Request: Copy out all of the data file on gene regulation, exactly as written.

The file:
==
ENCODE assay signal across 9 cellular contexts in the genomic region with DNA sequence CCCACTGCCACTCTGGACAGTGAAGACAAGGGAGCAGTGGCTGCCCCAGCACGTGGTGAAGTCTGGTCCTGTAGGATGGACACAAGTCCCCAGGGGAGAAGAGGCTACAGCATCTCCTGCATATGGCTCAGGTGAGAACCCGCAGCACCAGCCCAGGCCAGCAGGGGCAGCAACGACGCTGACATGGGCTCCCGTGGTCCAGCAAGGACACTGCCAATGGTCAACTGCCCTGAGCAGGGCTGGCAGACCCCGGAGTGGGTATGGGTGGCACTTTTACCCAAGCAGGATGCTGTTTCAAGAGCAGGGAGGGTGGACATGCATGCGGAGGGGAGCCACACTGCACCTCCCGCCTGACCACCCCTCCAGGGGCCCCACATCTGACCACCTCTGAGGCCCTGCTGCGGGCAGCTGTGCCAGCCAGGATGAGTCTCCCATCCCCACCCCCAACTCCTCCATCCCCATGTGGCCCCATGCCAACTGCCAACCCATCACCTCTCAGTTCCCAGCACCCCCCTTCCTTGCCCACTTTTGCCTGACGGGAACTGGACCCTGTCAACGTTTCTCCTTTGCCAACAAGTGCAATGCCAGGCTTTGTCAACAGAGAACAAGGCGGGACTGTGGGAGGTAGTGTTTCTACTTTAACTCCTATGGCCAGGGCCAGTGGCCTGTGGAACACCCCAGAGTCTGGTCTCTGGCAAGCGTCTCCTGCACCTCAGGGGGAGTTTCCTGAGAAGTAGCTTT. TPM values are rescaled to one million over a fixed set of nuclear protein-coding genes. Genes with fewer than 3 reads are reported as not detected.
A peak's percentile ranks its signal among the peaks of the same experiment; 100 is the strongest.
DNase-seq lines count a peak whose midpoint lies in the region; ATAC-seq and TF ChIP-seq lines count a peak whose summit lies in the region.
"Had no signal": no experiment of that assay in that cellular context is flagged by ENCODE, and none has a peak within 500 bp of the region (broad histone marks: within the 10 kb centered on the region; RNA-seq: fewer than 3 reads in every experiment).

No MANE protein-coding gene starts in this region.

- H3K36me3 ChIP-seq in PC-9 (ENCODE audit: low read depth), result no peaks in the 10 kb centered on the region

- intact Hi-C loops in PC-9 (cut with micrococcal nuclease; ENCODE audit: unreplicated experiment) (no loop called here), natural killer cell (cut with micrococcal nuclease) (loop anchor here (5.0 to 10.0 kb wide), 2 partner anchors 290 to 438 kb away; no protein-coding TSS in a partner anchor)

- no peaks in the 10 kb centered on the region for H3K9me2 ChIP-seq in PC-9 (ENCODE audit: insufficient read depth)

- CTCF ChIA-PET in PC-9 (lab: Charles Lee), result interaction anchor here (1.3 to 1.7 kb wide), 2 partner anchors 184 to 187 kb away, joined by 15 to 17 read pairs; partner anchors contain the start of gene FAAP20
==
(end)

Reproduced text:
ENCODE assay signal across 9 cellular contexts in the genomic region with DNA sequence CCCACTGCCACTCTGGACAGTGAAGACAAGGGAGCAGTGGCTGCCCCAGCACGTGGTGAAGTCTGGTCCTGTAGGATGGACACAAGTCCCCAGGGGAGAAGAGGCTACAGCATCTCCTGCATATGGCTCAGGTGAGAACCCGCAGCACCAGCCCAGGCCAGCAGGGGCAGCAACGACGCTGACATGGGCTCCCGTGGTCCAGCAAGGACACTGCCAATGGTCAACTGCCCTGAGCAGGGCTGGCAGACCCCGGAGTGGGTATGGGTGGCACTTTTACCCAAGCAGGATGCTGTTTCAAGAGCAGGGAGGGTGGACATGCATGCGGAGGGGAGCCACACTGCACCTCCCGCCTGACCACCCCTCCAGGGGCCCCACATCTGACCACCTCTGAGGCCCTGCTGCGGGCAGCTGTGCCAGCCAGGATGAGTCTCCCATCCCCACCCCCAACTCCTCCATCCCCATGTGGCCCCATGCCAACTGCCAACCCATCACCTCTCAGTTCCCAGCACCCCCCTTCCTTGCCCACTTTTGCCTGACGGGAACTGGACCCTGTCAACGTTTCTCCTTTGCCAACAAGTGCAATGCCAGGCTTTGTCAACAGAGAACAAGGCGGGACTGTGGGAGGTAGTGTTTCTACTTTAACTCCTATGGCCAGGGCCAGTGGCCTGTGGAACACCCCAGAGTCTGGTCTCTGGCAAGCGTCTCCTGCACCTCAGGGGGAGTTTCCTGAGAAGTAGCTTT. TPM values are rescaled to one million over a fixed set of nuclear protein-coding genes. Genes with fewer than 3 reads are reported as not detected.
A peak's percentile ranks its signal among the peaks of the same experiment; 100 is the strongest.
DNase-seq lines count a peak whose midpoint lies in the region; ATAC-seq and TF ChIP-seq lines count a peak whose summit lies in the region.
"Had no signal": no experiment of that assay in that cellular context is flagged by ENCODE, and none has a peak within 500 bp of the region (broad histone marks: within the 10 kb centered on the region; RNA-seq: fewer than 3 reads in every experiment).

No MANE protein-coding gene starts in this region.

- H3K36me3 ChIP-seq in PC-9 (ENCODE audit: low read depth), result no peaks in the 10 kb centered on the region

- intact Hi-C loops in PC-9 (cut with micrococcal nuclease; ENCODE audit: unreplicated experiment) (no loop called here), natural killer cell (cut with micrococcal nuclease) (loop anchor here (5.0 to 10.0 kb wide), 2 partner anchors 290 to 438 kb away; no protein-coding TSS in a partner anchor)

- no peaks in the 10 kb centered on the region for H3K9me2 ChIP-seq in PC-9 (ENCODE audit: insufficient read depth)

- CTCF ChIA-PET in PC-9 (lab: Charles Lee), result interaction anchor here (1.3 to 1.7 kb wide), 2 partner anchors 184 to 187 kb away, joined by 15 to 17 read pairs; partner anchors contain the start of gene FAAP20